Airport screeners on the bottom of the employment heap

Gina Comparini Special to the Daily Planet
Wednesday September 12, 2001

The terrorist attacks that closed airports here and across the nation came at a time when the Service Employees International Union has a major drive underway to organize luggage screeners at Oakland, Seattle-Tacoma and Los Angeles International Airports. 

“It’s hard to comment right now, this is such a tragedy,” said SEIU organizer Andrea Dehlendorf as she watched the news of the explosions from her home in the East Bay. 

Screeners are the first line of resistance against terrorist attacks that originate at airports. From 1990 to 1999, screeners located nearly 23,000 firearms and explosive devices, resulting in more than 9,400 arrests, according to a June 2000 U.S. General Accounting Office report to Congress on airport security. 

An estimated 18,000 screeners work at the nation’s airports, employed by almost 100 different security companies, according to the GAO. 

SEIU is targeting approximately 400 workers on the West Coast employed by Huntleigh USA, a subcontractor of Southwest Airlines. About 100 of those workers are at Oakland Airport, Dehlendorf said. 

Many of Huntleigh’s security employees, who make as little as $7 an hour and do not receive benefits, are responsible for everything from detecting explosives in luggage to screening boarding passengers for hand weapons, according to the union.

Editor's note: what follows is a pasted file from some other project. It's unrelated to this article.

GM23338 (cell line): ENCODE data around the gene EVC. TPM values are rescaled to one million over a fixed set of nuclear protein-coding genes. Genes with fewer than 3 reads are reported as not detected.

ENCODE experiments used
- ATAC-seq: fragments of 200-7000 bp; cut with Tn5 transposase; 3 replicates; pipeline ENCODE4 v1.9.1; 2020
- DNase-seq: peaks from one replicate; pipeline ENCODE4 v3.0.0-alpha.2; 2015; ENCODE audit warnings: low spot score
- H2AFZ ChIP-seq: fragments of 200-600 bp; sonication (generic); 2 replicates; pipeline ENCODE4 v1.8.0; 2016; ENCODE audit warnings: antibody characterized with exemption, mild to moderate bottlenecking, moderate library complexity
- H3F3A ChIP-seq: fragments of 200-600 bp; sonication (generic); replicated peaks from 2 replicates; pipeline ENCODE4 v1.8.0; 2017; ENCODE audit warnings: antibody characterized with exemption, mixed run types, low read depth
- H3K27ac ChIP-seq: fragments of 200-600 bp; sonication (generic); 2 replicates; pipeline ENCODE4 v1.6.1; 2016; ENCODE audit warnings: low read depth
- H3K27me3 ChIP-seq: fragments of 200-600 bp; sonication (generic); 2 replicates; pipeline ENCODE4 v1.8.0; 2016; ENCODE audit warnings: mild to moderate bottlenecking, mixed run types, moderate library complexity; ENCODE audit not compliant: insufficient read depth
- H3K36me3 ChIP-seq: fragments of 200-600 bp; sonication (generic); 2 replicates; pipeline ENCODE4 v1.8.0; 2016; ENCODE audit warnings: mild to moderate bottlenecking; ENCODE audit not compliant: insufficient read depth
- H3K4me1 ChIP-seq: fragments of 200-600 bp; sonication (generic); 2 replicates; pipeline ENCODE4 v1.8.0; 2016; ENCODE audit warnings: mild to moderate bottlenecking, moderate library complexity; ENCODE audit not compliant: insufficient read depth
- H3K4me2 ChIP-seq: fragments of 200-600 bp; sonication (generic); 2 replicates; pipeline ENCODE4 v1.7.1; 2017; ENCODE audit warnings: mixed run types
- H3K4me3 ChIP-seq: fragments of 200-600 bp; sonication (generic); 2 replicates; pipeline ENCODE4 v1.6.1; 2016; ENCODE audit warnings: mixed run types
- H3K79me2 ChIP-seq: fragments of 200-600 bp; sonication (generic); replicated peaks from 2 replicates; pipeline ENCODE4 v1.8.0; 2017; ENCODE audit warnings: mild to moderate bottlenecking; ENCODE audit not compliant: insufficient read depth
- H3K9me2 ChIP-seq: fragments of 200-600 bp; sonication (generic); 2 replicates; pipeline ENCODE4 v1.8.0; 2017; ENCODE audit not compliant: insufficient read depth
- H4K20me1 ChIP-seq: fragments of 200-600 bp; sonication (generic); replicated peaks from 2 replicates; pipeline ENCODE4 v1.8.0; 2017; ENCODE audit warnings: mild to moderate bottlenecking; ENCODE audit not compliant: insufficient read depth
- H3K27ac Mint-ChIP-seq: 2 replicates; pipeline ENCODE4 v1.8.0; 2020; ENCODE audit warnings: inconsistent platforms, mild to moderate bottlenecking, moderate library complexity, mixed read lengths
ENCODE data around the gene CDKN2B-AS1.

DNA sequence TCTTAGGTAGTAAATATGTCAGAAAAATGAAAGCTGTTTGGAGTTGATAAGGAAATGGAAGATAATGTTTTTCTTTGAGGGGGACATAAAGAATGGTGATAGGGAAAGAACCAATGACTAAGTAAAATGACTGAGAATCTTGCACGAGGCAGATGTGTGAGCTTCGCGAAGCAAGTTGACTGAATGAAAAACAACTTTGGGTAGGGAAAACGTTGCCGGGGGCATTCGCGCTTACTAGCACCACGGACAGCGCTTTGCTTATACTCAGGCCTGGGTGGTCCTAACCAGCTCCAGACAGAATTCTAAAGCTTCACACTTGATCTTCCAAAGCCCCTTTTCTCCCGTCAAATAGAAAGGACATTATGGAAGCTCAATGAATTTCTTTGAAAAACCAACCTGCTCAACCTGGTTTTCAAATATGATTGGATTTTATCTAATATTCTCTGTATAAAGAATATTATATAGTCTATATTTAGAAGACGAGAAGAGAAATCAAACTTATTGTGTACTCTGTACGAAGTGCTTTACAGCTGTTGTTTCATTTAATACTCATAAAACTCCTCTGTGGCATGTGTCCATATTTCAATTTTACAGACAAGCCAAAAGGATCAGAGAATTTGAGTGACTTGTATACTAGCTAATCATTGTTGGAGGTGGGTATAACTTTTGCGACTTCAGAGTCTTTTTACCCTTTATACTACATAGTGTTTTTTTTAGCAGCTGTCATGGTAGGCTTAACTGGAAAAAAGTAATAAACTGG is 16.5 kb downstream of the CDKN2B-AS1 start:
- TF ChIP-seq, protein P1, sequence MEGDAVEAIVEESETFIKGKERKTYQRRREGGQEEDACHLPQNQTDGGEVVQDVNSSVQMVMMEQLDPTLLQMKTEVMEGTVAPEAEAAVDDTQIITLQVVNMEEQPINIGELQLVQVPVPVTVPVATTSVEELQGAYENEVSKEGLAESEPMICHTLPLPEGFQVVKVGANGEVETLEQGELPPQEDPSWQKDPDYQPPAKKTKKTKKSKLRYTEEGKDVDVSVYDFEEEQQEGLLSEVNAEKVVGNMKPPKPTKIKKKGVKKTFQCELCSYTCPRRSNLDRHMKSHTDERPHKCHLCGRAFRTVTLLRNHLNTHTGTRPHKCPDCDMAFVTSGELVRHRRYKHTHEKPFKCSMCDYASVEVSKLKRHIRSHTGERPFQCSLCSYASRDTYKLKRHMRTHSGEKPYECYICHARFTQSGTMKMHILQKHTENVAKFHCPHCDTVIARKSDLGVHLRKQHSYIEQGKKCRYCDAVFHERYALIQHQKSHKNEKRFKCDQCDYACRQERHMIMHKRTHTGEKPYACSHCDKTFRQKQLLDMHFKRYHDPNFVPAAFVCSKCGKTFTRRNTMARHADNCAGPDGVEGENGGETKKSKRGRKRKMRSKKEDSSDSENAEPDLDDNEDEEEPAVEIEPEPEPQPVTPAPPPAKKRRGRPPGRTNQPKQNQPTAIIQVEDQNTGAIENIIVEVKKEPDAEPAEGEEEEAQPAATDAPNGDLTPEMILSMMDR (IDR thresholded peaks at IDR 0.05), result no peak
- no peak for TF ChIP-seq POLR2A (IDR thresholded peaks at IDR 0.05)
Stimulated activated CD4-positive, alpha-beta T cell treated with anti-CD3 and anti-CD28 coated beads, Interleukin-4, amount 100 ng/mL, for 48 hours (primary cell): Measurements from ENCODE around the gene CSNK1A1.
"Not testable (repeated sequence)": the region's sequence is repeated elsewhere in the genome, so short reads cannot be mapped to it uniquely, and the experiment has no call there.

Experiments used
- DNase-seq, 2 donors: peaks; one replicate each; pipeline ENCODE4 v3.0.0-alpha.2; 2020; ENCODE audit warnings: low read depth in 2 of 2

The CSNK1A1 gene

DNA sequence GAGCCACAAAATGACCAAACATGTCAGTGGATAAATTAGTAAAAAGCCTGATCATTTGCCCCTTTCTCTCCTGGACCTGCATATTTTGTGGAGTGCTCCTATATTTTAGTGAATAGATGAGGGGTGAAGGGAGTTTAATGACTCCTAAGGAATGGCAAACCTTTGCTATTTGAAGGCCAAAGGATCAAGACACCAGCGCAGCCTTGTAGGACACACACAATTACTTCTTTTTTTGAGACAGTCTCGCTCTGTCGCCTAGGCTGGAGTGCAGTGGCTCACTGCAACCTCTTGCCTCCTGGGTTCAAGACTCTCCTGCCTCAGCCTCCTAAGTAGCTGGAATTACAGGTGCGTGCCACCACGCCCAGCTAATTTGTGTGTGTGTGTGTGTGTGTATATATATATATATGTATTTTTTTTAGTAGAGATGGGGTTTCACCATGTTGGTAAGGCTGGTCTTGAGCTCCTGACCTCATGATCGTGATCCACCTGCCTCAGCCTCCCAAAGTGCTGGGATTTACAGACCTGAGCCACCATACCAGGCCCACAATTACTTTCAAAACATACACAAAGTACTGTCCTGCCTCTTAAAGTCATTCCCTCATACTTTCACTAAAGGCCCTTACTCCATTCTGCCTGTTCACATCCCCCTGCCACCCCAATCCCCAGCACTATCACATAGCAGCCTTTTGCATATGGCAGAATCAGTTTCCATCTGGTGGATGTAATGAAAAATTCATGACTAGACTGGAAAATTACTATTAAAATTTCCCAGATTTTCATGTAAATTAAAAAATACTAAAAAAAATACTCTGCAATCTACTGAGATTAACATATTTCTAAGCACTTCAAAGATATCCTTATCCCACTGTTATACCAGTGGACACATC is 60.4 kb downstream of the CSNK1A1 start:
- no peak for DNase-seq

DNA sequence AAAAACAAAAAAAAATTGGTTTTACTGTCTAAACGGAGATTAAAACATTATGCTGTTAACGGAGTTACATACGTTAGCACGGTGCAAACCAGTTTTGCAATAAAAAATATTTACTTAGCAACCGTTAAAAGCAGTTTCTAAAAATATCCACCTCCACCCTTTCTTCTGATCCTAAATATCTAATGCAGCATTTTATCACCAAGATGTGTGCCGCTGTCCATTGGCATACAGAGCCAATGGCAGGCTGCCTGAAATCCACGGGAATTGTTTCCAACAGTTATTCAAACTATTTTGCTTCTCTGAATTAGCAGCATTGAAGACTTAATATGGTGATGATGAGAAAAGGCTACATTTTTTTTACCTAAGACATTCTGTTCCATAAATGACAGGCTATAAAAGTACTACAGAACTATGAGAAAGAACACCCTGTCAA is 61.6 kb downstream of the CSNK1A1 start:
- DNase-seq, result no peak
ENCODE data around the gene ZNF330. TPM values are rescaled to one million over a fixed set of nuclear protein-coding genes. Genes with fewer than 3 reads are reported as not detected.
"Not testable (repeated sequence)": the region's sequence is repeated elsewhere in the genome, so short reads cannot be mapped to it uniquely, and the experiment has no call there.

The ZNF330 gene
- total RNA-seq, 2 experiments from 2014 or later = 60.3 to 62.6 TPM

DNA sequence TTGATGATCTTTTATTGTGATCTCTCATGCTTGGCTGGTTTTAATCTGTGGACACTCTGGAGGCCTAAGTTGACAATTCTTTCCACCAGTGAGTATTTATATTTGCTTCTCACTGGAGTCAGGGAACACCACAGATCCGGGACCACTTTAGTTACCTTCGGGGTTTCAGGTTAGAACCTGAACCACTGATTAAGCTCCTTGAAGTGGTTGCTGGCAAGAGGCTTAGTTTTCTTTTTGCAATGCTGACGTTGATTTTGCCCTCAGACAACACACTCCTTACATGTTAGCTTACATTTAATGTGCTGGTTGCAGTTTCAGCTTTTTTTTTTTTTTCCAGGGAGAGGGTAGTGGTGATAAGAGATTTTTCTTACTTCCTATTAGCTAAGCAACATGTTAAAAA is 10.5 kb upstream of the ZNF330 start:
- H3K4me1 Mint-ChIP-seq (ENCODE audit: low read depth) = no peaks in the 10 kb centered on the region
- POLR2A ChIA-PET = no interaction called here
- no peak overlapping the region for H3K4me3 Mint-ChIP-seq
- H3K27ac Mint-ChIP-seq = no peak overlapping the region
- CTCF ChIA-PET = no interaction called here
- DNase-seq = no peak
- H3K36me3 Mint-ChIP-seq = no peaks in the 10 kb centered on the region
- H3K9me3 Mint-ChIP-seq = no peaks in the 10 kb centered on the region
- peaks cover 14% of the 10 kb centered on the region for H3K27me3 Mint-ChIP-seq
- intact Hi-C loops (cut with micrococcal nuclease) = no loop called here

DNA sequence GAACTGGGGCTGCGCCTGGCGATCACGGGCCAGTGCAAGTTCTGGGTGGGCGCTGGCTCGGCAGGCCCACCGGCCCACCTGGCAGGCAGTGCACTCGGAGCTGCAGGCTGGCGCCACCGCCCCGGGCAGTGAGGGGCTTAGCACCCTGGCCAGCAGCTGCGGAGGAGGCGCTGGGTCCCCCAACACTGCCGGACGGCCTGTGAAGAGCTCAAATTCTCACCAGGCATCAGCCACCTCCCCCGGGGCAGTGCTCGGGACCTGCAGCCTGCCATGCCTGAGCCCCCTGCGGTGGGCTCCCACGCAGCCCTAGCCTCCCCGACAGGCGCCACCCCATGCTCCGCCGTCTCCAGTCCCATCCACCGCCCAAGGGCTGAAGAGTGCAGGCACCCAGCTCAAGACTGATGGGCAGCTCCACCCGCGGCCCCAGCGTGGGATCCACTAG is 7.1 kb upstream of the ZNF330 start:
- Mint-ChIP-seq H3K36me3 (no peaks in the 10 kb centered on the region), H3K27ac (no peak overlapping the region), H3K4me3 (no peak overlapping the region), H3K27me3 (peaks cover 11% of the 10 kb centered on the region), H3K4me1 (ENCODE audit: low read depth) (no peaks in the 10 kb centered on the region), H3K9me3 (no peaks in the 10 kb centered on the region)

The Federal Aviation Administration and airlines share the responsibility of screening passengers and carry-on baggage and the agency has long expressed concerns about the screeners’ ability to detect dangerous objects. In a June 2000 report to Congress on airport security, the GAO noted serious concerns by airline regulators about the impact of low pay, poor training and high turnover on this workforce.  

“Not only has turnover been an historical problem, but it is worse today than it was in the past,” the GAO said, noting that in 1994 the turnover at some U.S. airports was 100 percent in a 10-month period. The federal watchdog agency said high turnover rates mean that “checkpoints are rarely staffed by screeners with much experience,” reflecting both the low pay and monotony of the job. Screeners “who do not have the necessary knowledge, skills, or abilities to perform the work effectively” are often expected to work for wages lower than those paid in some airport fast food restaurants, the GAO said. 

Over the past three years, the SEIU has successfully organized Globe and Argenbright employees at Los Angeles International Airport, Dehlendorf said, adding that those workers now earn $9 an hour and receive benefits. She said Huntleigh is resisting the union and has refused to speak to SEIU officials. 

Officials at Huntleigh USA could not be reached immediately for comment, and Brandi King a spokeswoman for Southwest Airlines headquarters in Dallas said the carrier could not comment about the wages Huntleigh pays security workers. 

But SEIU officials have maintained that the carriers themselves do have responsibility for how their subcontracted employees are paid. “Those workers are providing a service to Southwest,” Dehlendorf said following a Labor Day weekend rally at Oakland Airport that drew more than 100 picketers. “Working conditions directly affect Southwest, so they should care.” 

“Our position all along has been that wage and benefit standards for the workers who are responsible for security at airports are substandard,” Dehlendorf said. “We just hope that there are people who will listen to the screeners, who have a lot of suggestions about how they can do their job better.”